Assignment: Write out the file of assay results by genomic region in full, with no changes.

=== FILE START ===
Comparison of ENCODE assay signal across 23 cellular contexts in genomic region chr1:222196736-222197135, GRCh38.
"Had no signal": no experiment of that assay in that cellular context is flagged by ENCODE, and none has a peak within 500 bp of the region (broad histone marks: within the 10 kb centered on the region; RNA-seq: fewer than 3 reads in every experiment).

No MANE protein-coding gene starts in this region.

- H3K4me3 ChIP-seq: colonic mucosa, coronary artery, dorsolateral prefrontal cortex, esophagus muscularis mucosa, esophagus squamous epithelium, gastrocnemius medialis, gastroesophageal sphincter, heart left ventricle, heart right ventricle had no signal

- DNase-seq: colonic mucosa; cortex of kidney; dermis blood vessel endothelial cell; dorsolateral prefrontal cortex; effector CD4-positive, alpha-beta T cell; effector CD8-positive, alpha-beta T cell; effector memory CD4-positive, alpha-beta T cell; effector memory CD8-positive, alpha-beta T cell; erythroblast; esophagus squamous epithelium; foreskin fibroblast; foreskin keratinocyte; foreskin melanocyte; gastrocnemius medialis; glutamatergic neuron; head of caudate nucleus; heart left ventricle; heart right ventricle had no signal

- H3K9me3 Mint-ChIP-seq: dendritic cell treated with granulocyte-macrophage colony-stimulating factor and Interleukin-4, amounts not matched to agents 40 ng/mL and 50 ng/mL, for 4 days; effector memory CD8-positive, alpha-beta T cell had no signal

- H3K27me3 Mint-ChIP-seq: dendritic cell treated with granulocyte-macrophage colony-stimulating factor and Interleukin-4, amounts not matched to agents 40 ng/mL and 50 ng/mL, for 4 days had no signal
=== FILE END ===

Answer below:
Comparison of ENCODE assay signal across 23 cellular contexts in genomic region chr1:222196736-222197135, GRCh38.
"Had no signal": no experiment of that assay in that cellular context is flagged by ENCODE, and none has a peak within 500 bp of the region (broad histone marks: within the 10 kb centered on the region; RNA-seq: fewer than 3 reads in every experiment).

No MANE protein-coding gene starts in this region.

- H3K4me3 ChIP-seq: colonic mucosa, coronary artery, dorsolateral prefrontal cortex, esophagus muscularis mucosa, esophagus squamous epithelium, gastrocnemius medialis, gastroesophageal sphincter, heart left ventricle, heart right ventricle had no signal

- DNase-seq: colonic mucosa; cortex of kidney; dermis blood vessel endothelial cell; dorsolateral prefrontal cortex; effector CD4-positive, alpha-beta T cell; effector CD8-positive, alpha-beta T cell; effector memory CD4-positive, alpha-beta T cell; effector memory CD8-positive, alpha-beta T cell; erythroblast; esophagus squamous epithelium; foreskin fibroblast; foreskin keratinocyte; foreskin melanocyte; gastrocnemius medialis; glutamatergic neuron; head of caudate nucleus; heart left ventricle; heart right ventricle had no signal

- H3K9me3 Mint-ChIP-seq: dendritic cell treated with granulocyte-macrophage colony-stimulating factor and Interleukin-4, amounts not matched to agents 40 ng/mL and 50 ng/mL, for 4 days; effector memory CD8-positive, alpha-beta T cell had no signal

- H3K27me3 Mint-ChIP-seq: dendritic cell treated with granulocyte-macrophage colony-stimulating factor and Interleukin-4, amounts not matched to agents 40 ng/mL and 50 ng/mL, for 4 days had no signal